Anyone who lives or travels to Atlanta will agree that it is a scenic and beautiful location. However, the connection to the beauty outside can sometimes be overlooked when thinking about an office environment.
But not at Three Alliance Center. It’s situated in one of the most coveted locations in the Atlanta area known as Buckhead, just north of downtown. It is the perfect place to take in a full view of the Atlanta skyline. That’s where Three Alliance Center wants to capitalize on that landscape – both visually and commercially.
Buckhead, one of the country’s largest and most affluent mixed-use communities, is often referred to as the “Beverly Hills of the East.” Buckhead has about 78,000 residents with a daytime population doubling to approximately 140,000.
Many of those temporary visitors are commuting in to work at the limited office space in the area. The Alliance Center development, owned by Tishman Speyer, is one of those large employment hubs.
Upon Three Alliance Center’s completion, nearly 10% of Buckhead’s 17 million square feet of office space will be located in the Alliance Center development.
Tishman Speyer’s Three Alliance Center represents the final phase of the highly successful Alliance Center complex.
Designed by Mack Scogin Merrill Elam Architects, Three Alliance will feature Atlanta’s first faceted glass curtain wall system with a multitude of angled “pop out” windows, offering tenants panoramic views of the property’s Buckhead neighbors and nearby submarkets.
As its name implies, the $175 million office tower is the third in the Alliance Center trio, which also includes the already-completed 20-story One Alliance and 30-story Two Alliance buildings.
The new addition will be the largest office building built in the Atlanta market since 2008, with 500,000 square feet of leasable office space.
Aside from the impressive facade, there is no denying that the monumental structural glass curtain wall system at the lobby will be a major highlight of the building.
The glazing subcontractor for the project, Harmon, Inc., worked closely with one of their most reliable partners in W&W Glass to implement the spectacular custom design.
The experts at Pilkington/W&W came up with a very unique concept that uses a base loaded, cantilevered fin wall with triple-ply laminated fins. The lobby is framed in with a 6,000 square foot Pilkington Planar™ structural glass wall with a high vertical span of 41-foot and a 12-foot deep glass roof return.
The monolithic main wall panels were approximately 14-foot tall, stacked three rows high. They were bolted to the fins with small countersunk Pilkington 905 series fittings.
In addition to the lobby face glass, there was also a horizontal laminated glass beam required above the entrance to provide a place for the load of heavy glass fins above the doors to transferred to the two outer fins coming to the ground.
This allowed the design to forgo using a heavy steel door portal frame. In this way the transition between the doors and the fin wall stays very seamless and transparent.
This project was one of the heaviest engineered structural glass projects that Pilkington has ever been involved with, as it is not common to design base loaded walls to this height. There must be levels of redundancy built in even if lites of glass are broken.
Pilkington ran specific tests in their laboratory to verify the design integrity in the event of glass breakage. From an install point of view, there was also a challenge to stage the installation of the tall spliced vertical fins with temporary bracing before setting the face and roof glass.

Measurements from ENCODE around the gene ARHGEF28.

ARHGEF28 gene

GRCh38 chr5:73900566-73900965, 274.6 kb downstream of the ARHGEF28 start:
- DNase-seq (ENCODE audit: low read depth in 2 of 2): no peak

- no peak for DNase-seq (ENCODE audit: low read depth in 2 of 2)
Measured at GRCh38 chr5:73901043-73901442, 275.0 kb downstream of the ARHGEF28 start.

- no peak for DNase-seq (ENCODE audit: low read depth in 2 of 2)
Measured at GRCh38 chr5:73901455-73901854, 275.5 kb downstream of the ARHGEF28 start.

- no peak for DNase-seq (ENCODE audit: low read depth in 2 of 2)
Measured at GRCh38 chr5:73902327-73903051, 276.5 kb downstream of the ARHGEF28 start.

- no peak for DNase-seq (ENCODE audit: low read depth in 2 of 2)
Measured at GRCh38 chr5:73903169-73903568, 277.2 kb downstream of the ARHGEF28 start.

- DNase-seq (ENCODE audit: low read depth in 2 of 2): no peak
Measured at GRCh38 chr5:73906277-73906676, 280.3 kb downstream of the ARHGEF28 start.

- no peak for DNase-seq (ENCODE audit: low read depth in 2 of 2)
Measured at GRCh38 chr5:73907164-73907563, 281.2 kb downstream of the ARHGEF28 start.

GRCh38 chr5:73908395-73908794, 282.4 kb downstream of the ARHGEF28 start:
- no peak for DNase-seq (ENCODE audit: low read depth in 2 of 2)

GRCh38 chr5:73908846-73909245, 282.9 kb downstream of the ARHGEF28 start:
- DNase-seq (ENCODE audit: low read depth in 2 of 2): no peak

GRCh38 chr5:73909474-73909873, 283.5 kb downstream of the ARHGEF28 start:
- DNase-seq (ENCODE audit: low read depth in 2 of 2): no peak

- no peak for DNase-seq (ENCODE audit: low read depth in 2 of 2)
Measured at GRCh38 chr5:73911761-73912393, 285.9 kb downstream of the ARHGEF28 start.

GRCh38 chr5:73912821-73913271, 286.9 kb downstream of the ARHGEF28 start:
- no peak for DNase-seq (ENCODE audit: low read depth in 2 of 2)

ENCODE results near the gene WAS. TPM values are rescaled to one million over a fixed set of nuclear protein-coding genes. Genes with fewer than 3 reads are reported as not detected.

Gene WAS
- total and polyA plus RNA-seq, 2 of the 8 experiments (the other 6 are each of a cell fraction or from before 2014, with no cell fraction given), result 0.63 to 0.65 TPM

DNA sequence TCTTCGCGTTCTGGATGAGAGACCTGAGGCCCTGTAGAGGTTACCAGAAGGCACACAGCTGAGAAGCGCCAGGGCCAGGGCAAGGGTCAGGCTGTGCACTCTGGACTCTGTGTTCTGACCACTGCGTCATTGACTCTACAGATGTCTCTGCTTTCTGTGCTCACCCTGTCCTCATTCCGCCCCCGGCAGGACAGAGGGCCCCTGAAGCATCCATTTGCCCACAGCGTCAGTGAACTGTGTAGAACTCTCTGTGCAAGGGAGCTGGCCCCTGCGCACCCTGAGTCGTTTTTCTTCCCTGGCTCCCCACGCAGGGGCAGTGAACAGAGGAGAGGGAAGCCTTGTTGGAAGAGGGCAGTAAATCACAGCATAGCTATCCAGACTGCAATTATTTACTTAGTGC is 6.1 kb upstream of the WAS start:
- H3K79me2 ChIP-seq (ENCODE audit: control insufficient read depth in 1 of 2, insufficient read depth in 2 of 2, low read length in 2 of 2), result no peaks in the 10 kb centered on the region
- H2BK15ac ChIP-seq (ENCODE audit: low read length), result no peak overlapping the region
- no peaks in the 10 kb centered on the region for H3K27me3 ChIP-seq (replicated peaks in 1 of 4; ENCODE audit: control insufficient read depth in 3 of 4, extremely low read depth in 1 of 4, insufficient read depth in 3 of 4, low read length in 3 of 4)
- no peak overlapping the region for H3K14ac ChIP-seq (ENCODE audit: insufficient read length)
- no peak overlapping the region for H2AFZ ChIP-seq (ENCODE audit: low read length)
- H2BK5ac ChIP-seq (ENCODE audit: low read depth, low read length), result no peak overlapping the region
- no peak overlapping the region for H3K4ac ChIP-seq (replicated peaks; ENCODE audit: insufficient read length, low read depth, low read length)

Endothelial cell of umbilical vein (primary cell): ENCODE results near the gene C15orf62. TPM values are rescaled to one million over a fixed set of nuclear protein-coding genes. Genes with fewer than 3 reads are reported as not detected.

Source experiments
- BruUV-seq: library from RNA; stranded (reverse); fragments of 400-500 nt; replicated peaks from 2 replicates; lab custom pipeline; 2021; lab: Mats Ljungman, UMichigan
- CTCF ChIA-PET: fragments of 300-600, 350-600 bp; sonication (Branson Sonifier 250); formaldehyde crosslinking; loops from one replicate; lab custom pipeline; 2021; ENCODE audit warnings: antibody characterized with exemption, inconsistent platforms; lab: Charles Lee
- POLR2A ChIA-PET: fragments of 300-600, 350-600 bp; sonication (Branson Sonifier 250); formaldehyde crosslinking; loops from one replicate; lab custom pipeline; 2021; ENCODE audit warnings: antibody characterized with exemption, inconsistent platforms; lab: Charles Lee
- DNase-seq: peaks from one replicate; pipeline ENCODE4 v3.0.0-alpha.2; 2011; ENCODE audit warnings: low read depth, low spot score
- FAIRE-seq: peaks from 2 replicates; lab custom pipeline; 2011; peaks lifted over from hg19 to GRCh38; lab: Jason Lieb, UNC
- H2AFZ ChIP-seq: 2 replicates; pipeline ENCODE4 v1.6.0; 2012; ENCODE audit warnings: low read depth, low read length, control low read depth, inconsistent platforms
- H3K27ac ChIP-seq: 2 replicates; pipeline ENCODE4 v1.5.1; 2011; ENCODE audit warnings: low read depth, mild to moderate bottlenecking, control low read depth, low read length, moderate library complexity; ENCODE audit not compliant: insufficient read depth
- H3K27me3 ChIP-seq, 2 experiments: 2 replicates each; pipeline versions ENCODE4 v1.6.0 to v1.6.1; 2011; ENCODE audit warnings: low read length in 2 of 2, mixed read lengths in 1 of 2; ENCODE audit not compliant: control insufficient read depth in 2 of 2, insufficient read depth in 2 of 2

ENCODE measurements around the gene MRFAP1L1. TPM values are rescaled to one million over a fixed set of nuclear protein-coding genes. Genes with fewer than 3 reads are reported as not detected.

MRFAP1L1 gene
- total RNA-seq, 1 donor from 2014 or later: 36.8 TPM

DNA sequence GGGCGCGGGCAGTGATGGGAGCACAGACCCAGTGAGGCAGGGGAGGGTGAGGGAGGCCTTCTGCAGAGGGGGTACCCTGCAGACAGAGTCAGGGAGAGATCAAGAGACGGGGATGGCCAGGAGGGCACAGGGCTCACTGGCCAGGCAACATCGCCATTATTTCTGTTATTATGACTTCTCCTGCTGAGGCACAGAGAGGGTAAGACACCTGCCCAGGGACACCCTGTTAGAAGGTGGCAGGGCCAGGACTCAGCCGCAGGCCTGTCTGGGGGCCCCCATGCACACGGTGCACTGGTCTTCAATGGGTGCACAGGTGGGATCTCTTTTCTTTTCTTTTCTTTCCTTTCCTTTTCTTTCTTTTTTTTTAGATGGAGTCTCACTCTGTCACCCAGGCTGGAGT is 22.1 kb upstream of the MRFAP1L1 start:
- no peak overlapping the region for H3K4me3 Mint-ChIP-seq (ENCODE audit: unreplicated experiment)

To support the large glass roof return, the system called for laminated glass fins to support the roof glass and these beams to also act as a lateral brace to transfer the loads of the base loaded fins cantilevered up from the ground.
The corners of the last roof lites were supported directly onto the cantilevered fins and then had the lateral load transferred directly through the laminated roof panels back to structure.
This was a very custom application, as it would usually require large, unsightly building structure to transfer this load. These corners areas were engineered to be very clean to meet the architectural intent.
The enclosure called for ultra-clear glass to be perceived as transparent as possible. The vertical laminated glass fins utilized three layers of 12mm Pilkington Optiwhite™ low-iron tempered and heat soaked glass with two layers of Trosifol SentryGlas® interlayer for strength, but the roof beams only required two layers of 12mm glass with one layer of interlayer.
The vertical wall face glass panels were 12mm low-iron tempered and heat soaked glass. Most of the overhead roof glass return was comprised of 18mm low-iron laminated glass, however, the end roof glass lites were required to have three layers of low iron glass with two layers of interlayer, identical to that of the vertical fins, to support the tremendous amount of load being transferred from the fins below.
Facade technology isn’t the only advancement that went onto this building. Additional features include the latest in digital technology integration such as antennae located throughout the building to enhance Wi-Fi data reception throughout, even in the elevators.
Tenants and visitors will also enjoy an onsite state-of-the-art fitness center, conference center, 24-hour security, and covered parking located underneath the building for convenience.
The office complex has access to over thirty dining options, Atlanta’s top hotels, world class retail, and mass transit all within a short walk from the office. It’s the perfect location for work and play.